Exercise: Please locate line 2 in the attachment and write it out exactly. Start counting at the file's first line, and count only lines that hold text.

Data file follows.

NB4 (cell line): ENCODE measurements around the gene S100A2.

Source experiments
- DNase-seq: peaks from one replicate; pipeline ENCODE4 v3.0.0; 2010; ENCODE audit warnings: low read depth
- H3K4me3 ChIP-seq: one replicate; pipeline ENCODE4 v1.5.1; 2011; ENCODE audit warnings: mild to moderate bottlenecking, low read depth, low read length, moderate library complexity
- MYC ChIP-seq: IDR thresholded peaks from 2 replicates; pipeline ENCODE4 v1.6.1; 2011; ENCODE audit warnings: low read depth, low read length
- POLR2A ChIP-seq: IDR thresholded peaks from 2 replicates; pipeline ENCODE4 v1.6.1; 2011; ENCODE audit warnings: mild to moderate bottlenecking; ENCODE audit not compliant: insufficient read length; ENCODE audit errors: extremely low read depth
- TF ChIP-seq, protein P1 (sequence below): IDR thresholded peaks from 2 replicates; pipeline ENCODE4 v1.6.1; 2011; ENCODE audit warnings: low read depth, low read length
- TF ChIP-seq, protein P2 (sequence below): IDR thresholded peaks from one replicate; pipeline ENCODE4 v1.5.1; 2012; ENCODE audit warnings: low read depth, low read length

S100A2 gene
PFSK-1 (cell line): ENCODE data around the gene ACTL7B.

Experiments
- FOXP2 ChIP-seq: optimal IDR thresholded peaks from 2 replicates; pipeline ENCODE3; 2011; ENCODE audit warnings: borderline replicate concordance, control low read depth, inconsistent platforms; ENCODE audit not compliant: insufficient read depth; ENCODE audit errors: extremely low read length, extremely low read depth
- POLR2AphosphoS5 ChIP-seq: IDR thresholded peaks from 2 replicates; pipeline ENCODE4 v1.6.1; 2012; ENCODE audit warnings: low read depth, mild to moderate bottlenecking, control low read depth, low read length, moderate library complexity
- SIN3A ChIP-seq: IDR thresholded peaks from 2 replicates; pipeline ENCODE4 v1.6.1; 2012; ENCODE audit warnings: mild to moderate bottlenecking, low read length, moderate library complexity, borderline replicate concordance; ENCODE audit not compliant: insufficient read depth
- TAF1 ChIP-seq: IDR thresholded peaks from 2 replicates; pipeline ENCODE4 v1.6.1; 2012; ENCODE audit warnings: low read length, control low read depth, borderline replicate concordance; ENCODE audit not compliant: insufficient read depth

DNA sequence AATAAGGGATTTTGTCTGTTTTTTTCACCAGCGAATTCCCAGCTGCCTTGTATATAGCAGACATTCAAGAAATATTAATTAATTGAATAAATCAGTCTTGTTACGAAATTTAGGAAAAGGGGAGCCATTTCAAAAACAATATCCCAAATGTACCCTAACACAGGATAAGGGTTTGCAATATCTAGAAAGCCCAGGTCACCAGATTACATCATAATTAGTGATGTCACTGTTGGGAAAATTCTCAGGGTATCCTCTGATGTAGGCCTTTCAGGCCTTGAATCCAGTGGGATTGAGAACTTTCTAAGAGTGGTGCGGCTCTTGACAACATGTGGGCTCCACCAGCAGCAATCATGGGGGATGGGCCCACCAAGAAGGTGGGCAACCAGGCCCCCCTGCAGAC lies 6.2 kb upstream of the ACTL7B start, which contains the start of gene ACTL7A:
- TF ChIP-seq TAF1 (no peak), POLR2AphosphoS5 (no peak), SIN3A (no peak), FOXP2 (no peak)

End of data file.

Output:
Source experiments